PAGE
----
France hits 100,000 electric car chargers - but will they be used?

Public chargers are expensive and reportedly mainly used by holidaymakers

France now has the second-largest charging network in Europe, behind the Dutch (125,000 points) but ahead of the Germans (85,000)
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The number of public charging points for electric vehicles passed the 100,000 mark in May, five months later than the government’s revised target of the end of the year.

There has been a dramatic rise in the rate of installation – from 3,000-5,000 new points per year before 2020 to 3,000-4,000 a month in the years since, new official data shows.

France now has the second-largest network of charging points in Europe, behind the Dutch (125,000 points) but ahead of the Germans (85,000).

Public chargers used mainly in holiday season

In France, almost all electric car purchasers also buy a domestic wallbox charger and Renault estimates that 90%-plus of the electricity used to charge batteries comes from them.

Public points are thus mainly used in holiday season by drivers passing through.

Public chargers, which are usually expensive to use, are visited only 13.5 times a month on average, says the Association nationale pour le développement de la mobilité électrique.

A third of public chargers are operated by shops, usually supermarkets, a third are in public car parks, and a quarter in parking bays along the side of the road. The rest are mainly on business premises, often garages.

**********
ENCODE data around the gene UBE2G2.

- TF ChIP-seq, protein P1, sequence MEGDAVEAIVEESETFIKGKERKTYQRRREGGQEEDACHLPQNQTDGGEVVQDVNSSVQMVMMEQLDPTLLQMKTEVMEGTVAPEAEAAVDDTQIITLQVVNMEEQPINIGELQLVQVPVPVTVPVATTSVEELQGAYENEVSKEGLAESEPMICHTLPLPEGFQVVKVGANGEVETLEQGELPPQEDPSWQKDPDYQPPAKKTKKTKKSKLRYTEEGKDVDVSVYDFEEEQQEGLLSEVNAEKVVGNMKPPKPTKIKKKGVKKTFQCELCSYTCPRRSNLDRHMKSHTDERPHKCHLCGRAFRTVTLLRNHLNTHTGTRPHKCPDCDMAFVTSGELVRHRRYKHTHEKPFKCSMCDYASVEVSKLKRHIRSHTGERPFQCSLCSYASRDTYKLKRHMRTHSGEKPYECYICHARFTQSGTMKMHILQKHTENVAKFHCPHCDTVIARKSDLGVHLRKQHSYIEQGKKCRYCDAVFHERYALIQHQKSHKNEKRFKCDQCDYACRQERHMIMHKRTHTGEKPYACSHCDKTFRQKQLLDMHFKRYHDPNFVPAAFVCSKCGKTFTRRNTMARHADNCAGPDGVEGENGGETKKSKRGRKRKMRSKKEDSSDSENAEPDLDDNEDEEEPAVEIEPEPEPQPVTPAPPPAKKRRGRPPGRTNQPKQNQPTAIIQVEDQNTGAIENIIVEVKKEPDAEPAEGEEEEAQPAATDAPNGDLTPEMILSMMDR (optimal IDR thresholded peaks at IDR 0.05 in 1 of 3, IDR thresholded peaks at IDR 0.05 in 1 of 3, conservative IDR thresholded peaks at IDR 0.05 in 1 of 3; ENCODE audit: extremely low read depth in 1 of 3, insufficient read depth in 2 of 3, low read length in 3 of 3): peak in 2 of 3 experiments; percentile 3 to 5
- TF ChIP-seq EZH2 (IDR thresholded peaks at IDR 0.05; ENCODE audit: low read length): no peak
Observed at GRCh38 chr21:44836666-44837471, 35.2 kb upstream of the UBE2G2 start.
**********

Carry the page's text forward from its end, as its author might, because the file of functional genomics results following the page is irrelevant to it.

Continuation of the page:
Read more: Car charging points on increase in France but costs more than diesel

Fast charging stations cost around €1million to install

Fast chargers, giving up to 150kW of power, make up only 6% of public chargers in France, and are mainly on autoroutes.

They can usually give enough power to the battery in half an hour for several hundred kilometres of driving range but each station (usually two to four cable points) costs around €1million to install.

By far the majority of the public chargers are 22kW or less – a level that makes installation costs cheaper and that usually provides 50-100km of driving range in 30 minutes of charging.

At the end of March, there were more than 760,000 electric vehicles on French roads and another 449,000 plug-in hybrids, which typically have a 30km electric-only range before a conventional engine takes over, new figures from the industry agency Avere show.

Read more: ‘We tried out driving from Yorkshire to Dordogne in an electric car’

Tesla and Dacia make most popular electric cars in France

In March, the best-selling electric car in France was the Tesla Model Y, with 6,455 vehicles sold. A price drop made it eligible for bonus écologique grants, under which drivers can receive €5,000 to €7,000 towards an electric car worth less than €47,000.

The next bestseller was the Dacia Spring. For electric vans, the Citroën ë-Berlingo was the most popular.

President Macron has said he wants to change the bonus rules so that it applies only to cars made in Europe.

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